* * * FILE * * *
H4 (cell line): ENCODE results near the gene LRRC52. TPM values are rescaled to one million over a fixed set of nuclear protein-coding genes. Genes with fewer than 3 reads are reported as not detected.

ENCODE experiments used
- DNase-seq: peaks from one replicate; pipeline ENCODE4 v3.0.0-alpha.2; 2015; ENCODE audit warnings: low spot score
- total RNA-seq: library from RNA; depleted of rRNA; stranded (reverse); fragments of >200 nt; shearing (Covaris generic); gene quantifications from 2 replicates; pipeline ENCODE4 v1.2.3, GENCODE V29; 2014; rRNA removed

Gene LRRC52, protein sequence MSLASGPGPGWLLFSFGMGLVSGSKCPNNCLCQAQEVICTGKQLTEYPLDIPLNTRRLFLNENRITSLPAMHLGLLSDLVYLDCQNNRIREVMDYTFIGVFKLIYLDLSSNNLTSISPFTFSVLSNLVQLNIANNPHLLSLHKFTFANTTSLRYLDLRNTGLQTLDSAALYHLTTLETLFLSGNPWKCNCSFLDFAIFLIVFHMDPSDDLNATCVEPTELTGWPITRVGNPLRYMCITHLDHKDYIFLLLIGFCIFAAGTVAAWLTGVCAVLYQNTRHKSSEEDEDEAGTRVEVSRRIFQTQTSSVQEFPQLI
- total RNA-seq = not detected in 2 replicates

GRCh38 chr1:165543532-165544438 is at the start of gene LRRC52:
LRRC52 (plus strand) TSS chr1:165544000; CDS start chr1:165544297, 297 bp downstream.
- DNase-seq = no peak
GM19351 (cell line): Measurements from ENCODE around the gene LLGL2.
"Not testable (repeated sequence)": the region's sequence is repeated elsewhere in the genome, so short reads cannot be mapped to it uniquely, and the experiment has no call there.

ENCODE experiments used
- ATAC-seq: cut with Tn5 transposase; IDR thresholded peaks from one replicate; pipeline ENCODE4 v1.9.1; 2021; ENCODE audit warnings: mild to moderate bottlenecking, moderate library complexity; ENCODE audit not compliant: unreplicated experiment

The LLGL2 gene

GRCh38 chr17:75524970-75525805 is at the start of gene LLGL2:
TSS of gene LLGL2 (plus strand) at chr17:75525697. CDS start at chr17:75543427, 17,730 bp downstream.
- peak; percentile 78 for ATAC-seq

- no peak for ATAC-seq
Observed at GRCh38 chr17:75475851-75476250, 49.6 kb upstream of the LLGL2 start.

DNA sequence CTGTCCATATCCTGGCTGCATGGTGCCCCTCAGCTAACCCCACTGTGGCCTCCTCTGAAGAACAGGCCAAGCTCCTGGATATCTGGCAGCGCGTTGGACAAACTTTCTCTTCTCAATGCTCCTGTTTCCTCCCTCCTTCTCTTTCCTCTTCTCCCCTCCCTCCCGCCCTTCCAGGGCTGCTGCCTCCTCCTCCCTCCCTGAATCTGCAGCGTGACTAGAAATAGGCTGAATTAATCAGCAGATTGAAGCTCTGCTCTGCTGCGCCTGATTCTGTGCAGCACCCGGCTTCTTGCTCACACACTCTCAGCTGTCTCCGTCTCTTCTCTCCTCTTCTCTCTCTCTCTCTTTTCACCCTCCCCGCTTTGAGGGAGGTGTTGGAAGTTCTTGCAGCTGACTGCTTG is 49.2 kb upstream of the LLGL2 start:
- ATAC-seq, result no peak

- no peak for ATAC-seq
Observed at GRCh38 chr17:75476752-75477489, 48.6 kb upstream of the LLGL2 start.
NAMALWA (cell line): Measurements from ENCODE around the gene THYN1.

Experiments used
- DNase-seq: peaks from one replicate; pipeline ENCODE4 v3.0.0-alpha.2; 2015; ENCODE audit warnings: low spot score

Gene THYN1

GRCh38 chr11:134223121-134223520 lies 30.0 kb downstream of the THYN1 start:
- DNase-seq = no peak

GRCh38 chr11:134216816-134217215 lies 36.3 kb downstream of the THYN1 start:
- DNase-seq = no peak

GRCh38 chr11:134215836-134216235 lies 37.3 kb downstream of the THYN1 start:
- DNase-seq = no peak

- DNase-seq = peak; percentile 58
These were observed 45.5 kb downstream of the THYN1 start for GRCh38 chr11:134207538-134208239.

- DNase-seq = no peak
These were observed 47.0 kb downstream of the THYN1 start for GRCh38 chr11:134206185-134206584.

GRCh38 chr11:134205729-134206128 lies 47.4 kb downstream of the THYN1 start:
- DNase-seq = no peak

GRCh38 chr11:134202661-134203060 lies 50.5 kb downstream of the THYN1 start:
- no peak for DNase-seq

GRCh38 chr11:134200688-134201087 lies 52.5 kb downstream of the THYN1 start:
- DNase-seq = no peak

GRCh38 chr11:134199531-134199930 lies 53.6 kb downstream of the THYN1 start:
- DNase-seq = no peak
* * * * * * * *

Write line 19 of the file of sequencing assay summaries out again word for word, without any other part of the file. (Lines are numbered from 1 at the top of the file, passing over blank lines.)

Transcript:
Observed at GRCh38 chr17:75475851-75476250, 49.6 kb upstream of the LLGL2 start.